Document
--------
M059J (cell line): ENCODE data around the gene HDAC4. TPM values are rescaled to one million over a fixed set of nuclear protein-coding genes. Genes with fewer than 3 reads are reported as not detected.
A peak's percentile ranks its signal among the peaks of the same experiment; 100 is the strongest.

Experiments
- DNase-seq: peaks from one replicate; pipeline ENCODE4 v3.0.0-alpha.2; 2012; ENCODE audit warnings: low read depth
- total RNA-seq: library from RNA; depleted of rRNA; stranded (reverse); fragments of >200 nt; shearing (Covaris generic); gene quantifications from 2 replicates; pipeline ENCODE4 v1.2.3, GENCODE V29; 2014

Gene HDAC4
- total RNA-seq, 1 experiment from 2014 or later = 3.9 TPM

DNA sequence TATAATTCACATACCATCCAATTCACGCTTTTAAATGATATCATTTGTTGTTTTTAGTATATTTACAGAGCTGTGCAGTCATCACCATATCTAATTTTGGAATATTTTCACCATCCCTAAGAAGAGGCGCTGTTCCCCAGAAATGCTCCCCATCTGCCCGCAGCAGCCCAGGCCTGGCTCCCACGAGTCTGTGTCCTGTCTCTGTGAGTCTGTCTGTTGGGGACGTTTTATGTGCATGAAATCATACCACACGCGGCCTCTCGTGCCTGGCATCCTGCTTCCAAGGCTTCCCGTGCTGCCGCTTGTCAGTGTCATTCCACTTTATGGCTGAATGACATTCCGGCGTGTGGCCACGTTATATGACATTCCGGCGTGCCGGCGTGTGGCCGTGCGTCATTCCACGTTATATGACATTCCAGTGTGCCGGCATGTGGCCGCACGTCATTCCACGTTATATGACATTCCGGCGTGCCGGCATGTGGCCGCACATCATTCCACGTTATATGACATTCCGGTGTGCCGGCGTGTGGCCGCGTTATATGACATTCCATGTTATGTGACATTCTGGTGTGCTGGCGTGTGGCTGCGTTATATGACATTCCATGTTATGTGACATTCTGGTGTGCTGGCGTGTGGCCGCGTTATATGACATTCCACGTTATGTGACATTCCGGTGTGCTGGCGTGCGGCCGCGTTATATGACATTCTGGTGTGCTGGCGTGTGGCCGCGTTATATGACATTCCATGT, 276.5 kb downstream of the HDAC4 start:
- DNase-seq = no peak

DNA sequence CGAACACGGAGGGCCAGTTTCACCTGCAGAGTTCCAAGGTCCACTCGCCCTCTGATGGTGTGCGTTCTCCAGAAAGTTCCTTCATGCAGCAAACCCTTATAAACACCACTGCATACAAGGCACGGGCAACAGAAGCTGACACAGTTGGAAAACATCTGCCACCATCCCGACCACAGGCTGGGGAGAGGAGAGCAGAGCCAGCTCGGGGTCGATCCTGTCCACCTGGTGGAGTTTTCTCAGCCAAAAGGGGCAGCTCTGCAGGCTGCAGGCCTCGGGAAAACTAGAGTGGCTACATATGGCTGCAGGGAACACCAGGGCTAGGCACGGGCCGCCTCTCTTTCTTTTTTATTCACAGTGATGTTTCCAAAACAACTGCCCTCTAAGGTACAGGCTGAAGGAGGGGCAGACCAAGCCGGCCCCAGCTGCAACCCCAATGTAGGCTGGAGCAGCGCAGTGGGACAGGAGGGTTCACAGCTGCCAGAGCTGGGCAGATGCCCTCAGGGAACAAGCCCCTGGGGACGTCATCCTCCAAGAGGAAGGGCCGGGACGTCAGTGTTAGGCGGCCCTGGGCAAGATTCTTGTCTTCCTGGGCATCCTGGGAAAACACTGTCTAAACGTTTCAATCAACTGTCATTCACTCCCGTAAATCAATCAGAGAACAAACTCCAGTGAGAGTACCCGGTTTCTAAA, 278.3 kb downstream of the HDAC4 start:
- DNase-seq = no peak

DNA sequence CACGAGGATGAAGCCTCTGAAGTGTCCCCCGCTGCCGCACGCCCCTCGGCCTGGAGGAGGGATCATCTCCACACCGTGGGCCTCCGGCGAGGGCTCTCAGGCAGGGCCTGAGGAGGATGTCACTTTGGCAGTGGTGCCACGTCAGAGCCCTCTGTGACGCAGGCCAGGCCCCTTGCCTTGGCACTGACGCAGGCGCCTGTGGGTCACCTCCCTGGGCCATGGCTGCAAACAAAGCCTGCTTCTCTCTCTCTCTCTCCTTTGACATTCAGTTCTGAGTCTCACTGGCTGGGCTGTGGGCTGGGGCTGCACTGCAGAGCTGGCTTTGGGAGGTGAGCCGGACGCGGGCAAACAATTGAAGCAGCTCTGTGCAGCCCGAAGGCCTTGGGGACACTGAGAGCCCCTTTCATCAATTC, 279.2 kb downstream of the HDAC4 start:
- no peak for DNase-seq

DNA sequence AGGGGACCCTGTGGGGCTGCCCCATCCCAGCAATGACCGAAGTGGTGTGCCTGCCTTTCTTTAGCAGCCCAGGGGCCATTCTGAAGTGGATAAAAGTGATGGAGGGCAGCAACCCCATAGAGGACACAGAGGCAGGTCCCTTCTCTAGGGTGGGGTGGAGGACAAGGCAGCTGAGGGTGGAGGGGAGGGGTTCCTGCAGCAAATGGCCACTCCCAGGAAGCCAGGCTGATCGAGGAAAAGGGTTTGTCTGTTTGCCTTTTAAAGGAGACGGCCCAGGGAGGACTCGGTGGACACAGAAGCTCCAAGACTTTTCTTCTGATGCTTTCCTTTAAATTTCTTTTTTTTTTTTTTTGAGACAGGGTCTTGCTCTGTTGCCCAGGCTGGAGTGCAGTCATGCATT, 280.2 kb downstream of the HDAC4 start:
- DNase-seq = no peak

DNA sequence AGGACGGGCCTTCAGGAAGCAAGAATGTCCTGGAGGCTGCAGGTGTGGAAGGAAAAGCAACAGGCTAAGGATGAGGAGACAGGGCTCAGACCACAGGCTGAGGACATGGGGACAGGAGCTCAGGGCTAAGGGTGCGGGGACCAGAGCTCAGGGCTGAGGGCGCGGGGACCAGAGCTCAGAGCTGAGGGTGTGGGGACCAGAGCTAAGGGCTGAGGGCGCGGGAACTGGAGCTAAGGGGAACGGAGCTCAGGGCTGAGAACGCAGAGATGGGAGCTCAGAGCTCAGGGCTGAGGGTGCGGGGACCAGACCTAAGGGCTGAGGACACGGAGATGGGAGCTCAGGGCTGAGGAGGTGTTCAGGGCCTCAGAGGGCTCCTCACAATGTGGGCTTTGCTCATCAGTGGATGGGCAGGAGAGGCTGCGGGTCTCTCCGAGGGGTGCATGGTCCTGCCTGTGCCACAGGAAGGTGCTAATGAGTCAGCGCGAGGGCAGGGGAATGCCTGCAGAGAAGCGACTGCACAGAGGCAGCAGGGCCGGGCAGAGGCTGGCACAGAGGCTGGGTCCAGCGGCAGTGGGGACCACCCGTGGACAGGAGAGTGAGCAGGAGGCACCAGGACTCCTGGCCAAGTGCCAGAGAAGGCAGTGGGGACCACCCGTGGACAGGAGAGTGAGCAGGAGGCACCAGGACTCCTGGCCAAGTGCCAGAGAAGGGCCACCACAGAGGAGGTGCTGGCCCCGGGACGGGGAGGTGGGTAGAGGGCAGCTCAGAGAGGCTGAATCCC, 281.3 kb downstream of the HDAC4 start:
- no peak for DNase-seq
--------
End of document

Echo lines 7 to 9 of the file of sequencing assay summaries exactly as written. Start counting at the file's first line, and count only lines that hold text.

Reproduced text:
- total RNA-seq, 1 experiment from 2014 or later = 3.9 TPM

DNA sequence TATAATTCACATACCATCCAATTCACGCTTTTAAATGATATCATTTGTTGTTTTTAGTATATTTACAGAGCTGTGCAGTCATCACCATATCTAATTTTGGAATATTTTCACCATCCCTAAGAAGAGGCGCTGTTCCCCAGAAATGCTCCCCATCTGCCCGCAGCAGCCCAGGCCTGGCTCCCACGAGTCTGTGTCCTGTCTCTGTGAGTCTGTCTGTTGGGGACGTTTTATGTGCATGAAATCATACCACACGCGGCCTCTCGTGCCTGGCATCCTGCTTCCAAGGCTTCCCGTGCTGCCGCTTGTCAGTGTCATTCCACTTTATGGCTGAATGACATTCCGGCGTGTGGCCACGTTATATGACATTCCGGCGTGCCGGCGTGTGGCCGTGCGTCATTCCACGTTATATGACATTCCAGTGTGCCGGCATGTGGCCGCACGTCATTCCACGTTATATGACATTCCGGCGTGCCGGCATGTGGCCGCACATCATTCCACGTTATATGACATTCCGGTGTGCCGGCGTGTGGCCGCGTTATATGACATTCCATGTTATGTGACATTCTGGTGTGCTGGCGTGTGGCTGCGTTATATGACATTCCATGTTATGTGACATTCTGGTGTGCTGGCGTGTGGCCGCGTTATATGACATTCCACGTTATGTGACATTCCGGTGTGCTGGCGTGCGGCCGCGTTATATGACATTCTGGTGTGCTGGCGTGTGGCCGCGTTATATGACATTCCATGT, 276.5 kb downstream of the HDAC4 start:
- DNase-seq = no peak